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I have watched Walter Lewin's lecture(http://www.youtube.com/watch?v=6QVbE_tU2sA) which was about the rainbows. But there is still a question bothering me.

I understood the first part of the lecture which he talked about axial symmetry that holds in the drop of water because the light beam is coming from a preferred direction. But I cannot understand that why he relates the semicircular shape of the rainbow to axial symmetry.
To make my question clearer, I say an example. Considering the red part of the rainbow for instance, we found that this color of rainbow is seen if we look about 42 degrees above the reference line(from the sun). But I think that for looking at other red parts of the bow, one should rotate his head and other red parts have different angles than 42.I know that all red parts should be at 42 degrees but I am confused and cannot understand it.

I have another problem and that is why we emphasize on $\varphi_{max}$. For example,at the angle of 40 degrees, we have both blue and red color but they always use 40 degrees just for blue but we can have a mixture of red and blue. I will be thankful if you can help me with these.

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After some search, I found a video on youtube which was about the rainbow.It says that

The set of all points which have a fixed angle between the sunlight, the raindrop and the observer creates the circular arc of the rainbow.

This picture helped me.

enter image description here

For the second question about the reason that we just see a special color at each angle, I watched Lewin's lecture at Delft University of technology.He mentioned the reason and said

At the maximum values of $\varphi$, there is a peak in the intensity of that special light.

Because of that, although all colors exist at e.g.$40.7^\circ$ but just one color is seen because the peak intensity of blue occurs at $40.7^\circ$ .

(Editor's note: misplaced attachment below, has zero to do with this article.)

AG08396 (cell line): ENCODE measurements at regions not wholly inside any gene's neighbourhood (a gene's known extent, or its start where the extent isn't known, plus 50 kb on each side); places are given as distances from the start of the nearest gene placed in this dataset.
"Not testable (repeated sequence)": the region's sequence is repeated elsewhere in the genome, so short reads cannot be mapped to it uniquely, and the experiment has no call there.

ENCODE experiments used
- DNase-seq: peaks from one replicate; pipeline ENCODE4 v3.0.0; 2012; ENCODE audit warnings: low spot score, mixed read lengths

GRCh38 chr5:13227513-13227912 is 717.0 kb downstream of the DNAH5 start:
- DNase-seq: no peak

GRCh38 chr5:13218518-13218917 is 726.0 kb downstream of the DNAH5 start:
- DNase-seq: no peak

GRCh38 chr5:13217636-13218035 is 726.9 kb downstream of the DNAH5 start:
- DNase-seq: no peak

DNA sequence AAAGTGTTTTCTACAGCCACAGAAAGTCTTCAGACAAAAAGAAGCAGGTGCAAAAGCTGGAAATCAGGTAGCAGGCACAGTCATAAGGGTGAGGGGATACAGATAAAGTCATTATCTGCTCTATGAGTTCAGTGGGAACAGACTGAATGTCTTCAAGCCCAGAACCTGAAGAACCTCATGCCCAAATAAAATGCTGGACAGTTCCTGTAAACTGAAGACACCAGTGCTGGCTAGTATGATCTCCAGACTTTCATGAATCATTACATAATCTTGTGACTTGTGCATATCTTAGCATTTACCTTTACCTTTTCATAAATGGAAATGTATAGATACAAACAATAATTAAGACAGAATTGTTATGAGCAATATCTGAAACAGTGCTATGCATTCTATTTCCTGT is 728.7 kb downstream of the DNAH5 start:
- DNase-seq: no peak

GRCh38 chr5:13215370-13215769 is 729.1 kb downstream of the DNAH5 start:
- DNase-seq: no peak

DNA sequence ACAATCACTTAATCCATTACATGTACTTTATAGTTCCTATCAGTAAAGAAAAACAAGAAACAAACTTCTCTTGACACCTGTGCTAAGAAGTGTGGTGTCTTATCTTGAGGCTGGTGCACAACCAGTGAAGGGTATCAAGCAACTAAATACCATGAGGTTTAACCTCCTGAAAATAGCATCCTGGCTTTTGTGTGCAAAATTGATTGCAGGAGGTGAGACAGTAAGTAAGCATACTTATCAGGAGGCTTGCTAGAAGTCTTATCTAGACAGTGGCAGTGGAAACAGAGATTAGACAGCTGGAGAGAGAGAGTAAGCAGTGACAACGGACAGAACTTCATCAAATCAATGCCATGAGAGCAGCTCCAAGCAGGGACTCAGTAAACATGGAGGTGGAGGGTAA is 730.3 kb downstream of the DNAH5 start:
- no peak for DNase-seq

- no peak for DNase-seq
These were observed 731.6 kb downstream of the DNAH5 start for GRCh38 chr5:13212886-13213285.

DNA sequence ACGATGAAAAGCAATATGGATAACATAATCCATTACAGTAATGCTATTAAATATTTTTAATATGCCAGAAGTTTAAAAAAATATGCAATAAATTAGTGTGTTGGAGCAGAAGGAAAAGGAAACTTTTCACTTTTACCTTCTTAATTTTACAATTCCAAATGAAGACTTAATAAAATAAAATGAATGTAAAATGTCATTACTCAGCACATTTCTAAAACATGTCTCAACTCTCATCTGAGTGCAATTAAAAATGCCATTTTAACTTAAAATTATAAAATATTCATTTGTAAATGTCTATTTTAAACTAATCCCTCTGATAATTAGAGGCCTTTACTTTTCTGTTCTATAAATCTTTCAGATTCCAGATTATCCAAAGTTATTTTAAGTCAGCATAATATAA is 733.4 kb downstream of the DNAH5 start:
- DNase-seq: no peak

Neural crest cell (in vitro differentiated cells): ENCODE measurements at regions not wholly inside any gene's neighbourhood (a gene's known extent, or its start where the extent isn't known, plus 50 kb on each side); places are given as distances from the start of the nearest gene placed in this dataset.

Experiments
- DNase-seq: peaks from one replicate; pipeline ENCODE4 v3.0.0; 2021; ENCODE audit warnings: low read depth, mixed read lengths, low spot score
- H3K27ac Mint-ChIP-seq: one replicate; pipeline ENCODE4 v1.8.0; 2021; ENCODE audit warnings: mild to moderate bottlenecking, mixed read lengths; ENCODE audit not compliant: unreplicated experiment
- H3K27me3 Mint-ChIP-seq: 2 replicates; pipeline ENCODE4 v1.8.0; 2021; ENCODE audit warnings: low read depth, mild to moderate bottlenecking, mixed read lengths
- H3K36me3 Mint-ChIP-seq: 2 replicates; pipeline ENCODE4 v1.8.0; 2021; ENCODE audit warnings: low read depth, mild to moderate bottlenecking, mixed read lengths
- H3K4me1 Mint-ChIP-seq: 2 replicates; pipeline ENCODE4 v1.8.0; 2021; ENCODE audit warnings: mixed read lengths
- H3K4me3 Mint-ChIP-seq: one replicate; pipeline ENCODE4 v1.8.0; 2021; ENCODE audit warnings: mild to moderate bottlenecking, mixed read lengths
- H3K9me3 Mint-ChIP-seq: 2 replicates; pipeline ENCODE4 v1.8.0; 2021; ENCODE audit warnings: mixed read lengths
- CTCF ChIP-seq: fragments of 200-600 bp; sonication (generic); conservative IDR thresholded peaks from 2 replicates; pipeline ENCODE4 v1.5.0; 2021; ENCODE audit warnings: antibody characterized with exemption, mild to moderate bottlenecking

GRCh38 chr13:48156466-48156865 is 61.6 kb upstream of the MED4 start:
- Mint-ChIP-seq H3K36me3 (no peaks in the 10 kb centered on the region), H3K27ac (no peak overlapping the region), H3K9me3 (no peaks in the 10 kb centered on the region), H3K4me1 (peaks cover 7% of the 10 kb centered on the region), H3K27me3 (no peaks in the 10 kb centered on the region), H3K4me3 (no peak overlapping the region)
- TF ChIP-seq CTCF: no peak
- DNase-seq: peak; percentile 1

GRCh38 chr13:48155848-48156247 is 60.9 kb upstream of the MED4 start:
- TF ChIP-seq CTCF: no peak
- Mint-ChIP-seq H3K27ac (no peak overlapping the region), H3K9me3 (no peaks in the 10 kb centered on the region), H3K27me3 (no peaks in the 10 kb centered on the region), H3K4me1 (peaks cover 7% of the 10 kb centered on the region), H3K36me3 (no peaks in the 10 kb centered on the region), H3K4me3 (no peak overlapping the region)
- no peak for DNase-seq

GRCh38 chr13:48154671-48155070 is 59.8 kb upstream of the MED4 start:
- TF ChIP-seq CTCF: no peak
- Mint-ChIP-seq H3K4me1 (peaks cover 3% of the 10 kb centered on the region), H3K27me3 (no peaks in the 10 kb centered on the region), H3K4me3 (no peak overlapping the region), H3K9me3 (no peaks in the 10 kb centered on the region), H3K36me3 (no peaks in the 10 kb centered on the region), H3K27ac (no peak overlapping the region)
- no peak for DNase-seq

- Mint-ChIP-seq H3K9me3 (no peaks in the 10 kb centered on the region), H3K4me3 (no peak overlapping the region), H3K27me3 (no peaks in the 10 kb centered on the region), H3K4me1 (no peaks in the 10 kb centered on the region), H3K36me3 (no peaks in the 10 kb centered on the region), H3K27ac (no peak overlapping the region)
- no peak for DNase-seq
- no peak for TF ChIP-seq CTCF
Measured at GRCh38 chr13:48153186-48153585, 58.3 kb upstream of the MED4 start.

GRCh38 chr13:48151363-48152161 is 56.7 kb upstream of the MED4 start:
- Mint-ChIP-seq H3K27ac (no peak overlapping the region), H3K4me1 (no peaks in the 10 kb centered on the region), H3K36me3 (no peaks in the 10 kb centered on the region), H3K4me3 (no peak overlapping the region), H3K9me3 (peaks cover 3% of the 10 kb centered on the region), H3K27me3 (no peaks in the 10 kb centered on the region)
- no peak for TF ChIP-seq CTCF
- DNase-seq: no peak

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    $\begingroup$ The great answer! $\endgroup$ – Sepideh Bakhoda Aug 2 '13 at 21:18
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The round shape comes primarily from the spherical shape of a raindrop. A triangular prism will produce rainbow that is a straight line.

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    $\begingroup$ As I've understood, the spherical shape of the drop restricts the angle between the entering light to the drop and the exiting one. This restriction leads to the creation of a cone for each water drop and then because of the spherical shape of universe, we can rotate the shape and the rainbow circle appears.If our universe had a different shape,the rainbow would have a shape else than this bow. $\endgroup$ – Dory Aug 2 '13 at 21:46
  • $\begingroup$ A prism also has an angle restriction as well. This has to do with the index of refraction and not due to the spherical shape. The bow shape is a combination of the shape of the lens being used and the light source. $\endgroup$ – cspirou Aug 2 '13 at 22:07

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